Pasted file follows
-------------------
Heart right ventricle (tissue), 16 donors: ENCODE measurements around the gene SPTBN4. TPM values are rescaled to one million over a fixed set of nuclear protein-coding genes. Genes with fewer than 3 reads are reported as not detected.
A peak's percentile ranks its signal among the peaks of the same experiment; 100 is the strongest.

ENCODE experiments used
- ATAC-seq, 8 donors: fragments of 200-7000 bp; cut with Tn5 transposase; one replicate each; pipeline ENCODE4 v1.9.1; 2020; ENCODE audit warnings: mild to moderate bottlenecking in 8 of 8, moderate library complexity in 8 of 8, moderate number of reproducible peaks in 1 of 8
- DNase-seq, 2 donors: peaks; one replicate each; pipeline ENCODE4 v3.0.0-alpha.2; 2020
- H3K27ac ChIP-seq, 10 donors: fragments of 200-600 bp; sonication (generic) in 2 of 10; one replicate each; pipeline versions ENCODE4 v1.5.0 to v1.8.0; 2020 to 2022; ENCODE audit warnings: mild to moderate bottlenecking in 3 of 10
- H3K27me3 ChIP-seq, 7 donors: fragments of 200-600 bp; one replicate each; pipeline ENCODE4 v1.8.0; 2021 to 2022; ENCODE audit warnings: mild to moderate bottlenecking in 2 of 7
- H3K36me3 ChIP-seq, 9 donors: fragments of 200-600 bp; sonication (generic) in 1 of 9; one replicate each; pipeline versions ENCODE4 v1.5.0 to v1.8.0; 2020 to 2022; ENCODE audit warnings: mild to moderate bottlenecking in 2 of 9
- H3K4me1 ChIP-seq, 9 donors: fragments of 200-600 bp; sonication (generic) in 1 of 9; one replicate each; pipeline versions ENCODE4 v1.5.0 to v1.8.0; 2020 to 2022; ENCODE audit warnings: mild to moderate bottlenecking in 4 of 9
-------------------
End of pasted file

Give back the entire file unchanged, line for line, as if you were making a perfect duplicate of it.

Heart right ventricle (tissue), 16 donors: ENCODE measurements around the gene SPTBN4. TPM values are rescaled to one million over a fixed set of nuclear protein-coding genes. Genes with fewer than 3 reads are reported as not detected.
A peak's percentile ranks its signal among the peaks of the same experiment; 100 is the strongest.

ENCODE experiments used
- ATAC-seq, 8 donors: fragments of 200-7000 bp; cut with Tn5 transposase; one replicate each; pipeline ENCODE4 v1.9.1; 2020; ENCODE audit warnings: mild to moderate bottlenecking in 8 of 8, moderate library complexity in 8 of 8, moderate number of reproducible peaks in 1 of 8
- DNase-seq, 2 donors: peaks; one replicate each; pipeline ENCODE4 v3.0.0-alpha.2; 2020
- H3K27ac ChIP-seq, 10 donors: fragments of 200-600 bp; sonication (generic) in 2 of 10; one replicate each; pipeline versions ENCODE4 v1.5.0 to v1.8.0; 2020 to 2022; ENCODE audit warnings: mild to moderate bottlenecking in 3 of 10
- H3K27me3 ChIP-seq, 7 donors: fragments of 200-600 bp; one replicate each; pipeline ENCODE4 v1.8.0; 2021 to 2022; ENCODE audit warnings: mild to moderate bottlenecking in 2 of 7
- H3K36me3 ChIP-seq, 9 donors: fragments of 200-600 bp; sonication (generic) in 1 of 9; one replicate each; pipeline versions ENCODE4 v1.5.0 to v1.8.0; 2020 to 2022; ENCODE audit warnings: mild to moderate bottlenecking in 2 of 9
- H3K4me1 ChIP-seq, 9 donors: fragments of 200-600 bp; sonication (generic) in 1 of 9; one replicate each; pipeline versions ENCODE4 v1.5.0 to v1.8.0; 2020 to 2022; ENCODE audit warnings: mild to moderate bottlenecking in 4 of 9